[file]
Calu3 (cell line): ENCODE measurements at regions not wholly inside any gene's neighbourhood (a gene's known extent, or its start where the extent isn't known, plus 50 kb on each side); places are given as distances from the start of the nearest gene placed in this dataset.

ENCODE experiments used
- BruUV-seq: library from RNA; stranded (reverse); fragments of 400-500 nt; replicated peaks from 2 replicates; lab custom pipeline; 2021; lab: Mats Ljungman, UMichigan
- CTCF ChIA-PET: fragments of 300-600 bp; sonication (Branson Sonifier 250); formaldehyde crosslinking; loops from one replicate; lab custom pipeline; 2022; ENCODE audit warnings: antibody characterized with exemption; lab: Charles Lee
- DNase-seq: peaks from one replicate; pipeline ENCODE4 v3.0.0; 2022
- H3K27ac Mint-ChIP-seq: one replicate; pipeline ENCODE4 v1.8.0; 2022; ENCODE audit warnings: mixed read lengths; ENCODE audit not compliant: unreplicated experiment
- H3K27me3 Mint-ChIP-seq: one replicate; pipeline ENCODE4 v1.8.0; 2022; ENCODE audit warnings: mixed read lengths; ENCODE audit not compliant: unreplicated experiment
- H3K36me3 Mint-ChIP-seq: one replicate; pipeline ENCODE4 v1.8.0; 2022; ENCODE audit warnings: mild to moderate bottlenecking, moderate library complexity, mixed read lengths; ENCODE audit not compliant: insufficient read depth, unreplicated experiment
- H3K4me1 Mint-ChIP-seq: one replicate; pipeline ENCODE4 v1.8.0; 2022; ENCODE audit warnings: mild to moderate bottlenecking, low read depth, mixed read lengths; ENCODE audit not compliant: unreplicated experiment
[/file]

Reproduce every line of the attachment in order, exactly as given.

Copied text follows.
Calu3 (cell line): ENCODE measurements at regions not wholly inside any gene's neighbourhood (a gene's known extent, or its start where the extent isn't known, plus 50 kb on each side); places are given as distances from the start of the nearest gene placed in this dataset.

ENCODE experiments used
- BruUV-seq: library from RNA; stranded (reverse); fragments of 400-500 nt; replicated peaks from 2 replicates; lab custom pipeline; 2021; lab: Mats Ljungman, UMichigan
- CTCF ChIA-PET: fragments of 300-600 bp; sonication (Branson Sonifier 250); formaldehyde crosslinking; loops from one replicate; lab custom pipeline; 2022; ENCODE audit warnings: antibody characterized with exemption; lab: Charles Lee
- DNase-seq: peaks from one replicate; pipeline ENCODE4 v3.0.0; 2022
- H3K27ac Mint-ChIP-seq: one replicate; pipeline ENCODE4 v1.8.0; 2022; ENCODE audit warnings: mixed read lengths; ENCODE audit not compliant: unreplicated experiment
- H3K27me3 Mint-ChIP-seq: one replicate; pipeline ENCODE4 v1.8.0; 2022; ENCODE audit warnings: mixed read lengths; ENCODE audit not compliant: unreplicated experiment
- H3K36me3 Mint-ChIP-seq: one replicate; pipeline ENCODE4 v1.8.0; 2022; ENCODE audit warnings: mild to moderate bottlenecking, moderate library complexity, mixed read lengths; ENCODE audit not compliant: insufficient read depth, unreplicated experiment
- H3K4me1 Mint-ChIP-seq: one replicate; pipeline ENCODE4 v1.8.0; 2022; ENCODE audit warnings: mild to moderate bottlenecking, low read depth, mixed read lengths; ENCODE audit not compliant: unreplicated experiment